The More You Give, The More You Get

17/02/2015 11:56 GMT | Updated 18/04/2015 10:59 BST


This north-south leg from Sanya to the 'city of Sails' in Auckland has so far delivered everything you could hope for, and expect, from the toughest ocean race in the world. Life on board has been pretty much full-on since the start and I'm amazed at how the whole crew accept, handle and deal with every situation that is thrown at them.

This is my first ever experience of the Volvo Ocean Race from the inside. I've been following this offshore adventure for years and got to know quite a few of the sailors in my role as a sailing journalist based in Sweden.

It's extremely fascinating to see everything from this new perspective, though I have to admit that the few first days have passed with a blur. My mind has been so fully focused on the task as the Onboard Reporter that my body has suddenly refused to cope with the pretty harsh conditions in the South China Sea I spoke about in my last post...


Suddenly I found myself weak and dependent on the team who, despite the fact they had their hands full racing, covered my back. Now it's my turn to pay it forward and I guess this is the way a strong team is becoming consistently stronger. The more you give the more you get.

This is a message that is also championed by our biggest supporter, SCA, whose core company values are all about respect, excellence and responsibility, and you can see just how this mentality has permeated through the team:

To be respectful as a key member of Team SCA is to be open and honest, and to behave with integrity. With everything we do, we've got to consider how our individual actions will affect the rest of the team, making it easier to achieve out common goals, even if it is as simple as raising a sail.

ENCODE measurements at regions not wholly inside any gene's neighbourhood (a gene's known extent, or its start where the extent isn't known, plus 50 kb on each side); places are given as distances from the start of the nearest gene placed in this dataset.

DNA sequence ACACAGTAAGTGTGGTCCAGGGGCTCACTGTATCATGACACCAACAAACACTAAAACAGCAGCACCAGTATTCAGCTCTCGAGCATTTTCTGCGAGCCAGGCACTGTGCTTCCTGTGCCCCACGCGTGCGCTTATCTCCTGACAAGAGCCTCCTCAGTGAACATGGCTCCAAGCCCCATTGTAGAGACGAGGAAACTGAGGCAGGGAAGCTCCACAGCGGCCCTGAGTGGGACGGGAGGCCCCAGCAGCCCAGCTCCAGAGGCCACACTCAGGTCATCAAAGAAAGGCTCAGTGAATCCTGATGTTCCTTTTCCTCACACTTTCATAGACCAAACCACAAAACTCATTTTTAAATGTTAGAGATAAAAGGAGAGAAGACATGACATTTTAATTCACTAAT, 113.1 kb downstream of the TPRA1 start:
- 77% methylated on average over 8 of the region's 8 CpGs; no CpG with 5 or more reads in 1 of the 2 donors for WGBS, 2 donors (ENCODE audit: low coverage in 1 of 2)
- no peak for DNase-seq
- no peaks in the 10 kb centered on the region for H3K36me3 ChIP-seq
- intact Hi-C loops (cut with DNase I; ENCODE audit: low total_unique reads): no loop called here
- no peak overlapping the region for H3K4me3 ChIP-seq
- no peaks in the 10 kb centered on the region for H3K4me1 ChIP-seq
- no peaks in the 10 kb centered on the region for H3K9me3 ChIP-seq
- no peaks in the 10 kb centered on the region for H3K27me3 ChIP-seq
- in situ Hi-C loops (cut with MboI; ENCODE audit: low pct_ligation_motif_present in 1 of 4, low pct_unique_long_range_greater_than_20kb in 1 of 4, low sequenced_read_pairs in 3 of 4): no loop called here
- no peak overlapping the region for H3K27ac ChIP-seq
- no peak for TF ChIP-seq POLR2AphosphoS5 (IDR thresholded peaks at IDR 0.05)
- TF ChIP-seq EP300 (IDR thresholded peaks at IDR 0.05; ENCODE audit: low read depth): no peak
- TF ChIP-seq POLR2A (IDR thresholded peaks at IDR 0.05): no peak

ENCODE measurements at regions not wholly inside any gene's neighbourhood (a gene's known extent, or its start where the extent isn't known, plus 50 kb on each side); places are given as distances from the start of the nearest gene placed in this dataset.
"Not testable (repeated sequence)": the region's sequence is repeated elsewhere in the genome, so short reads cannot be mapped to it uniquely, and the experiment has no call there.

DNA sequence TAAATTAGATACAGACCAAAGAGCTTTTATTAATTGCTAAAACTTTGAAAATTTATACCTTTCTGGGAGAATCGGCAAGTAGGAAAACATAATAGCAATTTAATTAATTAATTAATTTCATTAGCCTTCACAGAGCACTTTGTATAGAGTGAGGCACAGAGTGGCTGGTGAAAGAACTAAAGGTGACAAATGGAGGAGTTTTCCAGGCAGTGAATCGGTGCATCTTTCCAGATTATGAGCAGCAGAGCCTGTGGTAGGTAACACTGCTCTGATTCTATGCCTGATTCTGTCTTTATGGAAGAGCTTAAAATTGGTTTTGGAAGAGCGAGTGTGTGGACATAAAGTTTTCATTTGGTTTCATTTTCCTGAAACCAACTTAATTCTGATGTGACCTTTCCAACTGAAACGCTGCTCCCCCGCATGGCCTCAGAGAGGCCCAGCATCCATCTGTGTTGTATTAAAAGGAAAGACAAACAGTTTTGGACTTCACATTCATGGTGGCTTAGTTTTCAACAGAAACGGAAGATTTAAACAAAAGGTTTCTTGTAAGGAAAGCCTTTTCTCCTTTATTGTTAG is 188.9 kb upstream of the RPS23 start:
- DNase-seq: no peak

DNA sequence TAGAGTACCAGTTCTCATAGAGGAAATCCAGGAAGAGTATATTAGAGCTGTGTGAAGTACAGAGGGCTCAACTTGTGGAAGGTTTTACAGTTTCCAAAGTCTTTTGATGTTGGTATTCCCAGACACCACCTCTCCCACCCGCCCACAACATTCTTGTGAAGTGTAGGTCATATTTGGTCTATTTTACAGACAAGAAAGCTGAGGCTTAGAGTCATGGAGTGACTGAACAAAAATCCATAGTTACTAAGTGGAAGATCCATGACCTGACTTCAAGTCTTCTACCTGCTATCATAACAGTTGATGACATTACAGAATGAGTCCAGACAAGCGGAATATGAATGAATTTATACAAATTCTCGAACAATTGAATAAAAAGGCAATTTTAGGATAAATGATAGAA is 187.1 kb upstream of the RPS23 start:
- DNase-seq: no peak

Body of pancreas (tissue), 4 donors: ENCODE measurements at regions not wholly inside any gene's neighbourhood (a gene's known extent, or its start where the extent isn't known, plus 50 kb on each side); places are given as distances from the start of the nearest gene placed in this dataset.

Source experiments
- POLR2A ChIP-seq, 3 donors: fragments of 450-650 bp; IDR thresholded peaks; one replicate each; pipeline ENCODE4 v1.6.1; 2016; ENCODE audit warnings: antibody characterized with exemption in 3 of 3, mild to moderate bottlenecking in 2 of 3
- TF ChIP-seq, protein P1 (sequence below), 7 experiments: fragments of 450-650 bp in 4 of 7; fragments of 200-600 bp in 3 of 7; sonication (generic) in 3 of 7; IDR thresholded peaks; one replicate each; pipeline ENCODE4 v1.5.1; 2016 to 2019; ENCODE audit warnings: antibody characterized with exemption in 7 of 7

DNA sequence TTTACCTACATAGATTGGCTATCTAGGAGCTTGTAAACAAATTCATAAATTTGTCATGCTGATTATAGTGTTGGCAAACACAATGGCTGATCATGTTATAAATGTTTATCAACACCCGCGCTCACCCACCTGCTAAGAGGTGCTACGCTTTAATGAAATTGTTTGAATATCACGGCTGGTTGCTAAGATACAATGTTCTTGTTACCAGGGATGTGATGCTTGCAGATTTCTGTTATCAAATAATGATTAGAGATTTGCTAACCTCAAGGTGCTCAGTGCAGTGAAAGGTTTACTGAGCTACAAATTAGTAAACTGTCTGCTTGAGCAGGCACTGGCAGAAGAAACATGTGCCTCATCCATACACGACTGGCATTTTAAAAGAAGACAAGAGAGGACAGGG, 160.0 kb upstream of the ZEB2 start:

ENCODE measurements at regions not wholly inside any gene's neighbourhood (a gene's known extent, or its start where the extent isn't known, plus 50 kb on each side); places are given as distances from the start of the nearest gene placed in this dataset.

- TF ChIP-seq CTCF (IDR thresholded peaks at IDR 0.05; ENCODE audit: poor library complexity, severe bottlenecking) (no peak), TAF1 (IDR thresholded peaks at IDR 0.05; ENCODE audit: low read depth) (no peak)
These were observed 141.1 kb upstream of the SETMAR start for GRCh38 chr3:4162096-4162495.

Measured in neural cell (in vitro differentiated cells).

To be excellent we must continue to learn from our mistakes and challenge ourselves to exceed the expectations that have been placed on us as the only all-female contingent in this edition of the race.

As the most successful female team in the race's history, we've also got the responsibility to stay confident and ready to accept whatever challenges are thrown at us. We must always perform our given tasks carefully and thoroughly with Team SCA's best interest in mind to ensure we are continuing to gain on our competitors.

With this in mind, we have just welcomed the fifth day of leg four with a sail change. Soon some of the girls will go to bed and others will be up on deck for another four hours racing, sticking to our strict shift pattern of four hours on, four hours off.

A few days ago the fleet split. The Dutch team Brunel choose the same more northerly route as us, longer in miles but faster due to the wind conditions. The rest of the fleet is on a more southerly route close to the Philippines.


It's a gamble and we will know in a few days from now whose cards were best played out. We have so far enjoyed ours reaching along keeping good average speed in the fresh breeze. After 60 hours beating the waves upwind it's a sweet reward.

We've got the wind in our sails and so far so good.

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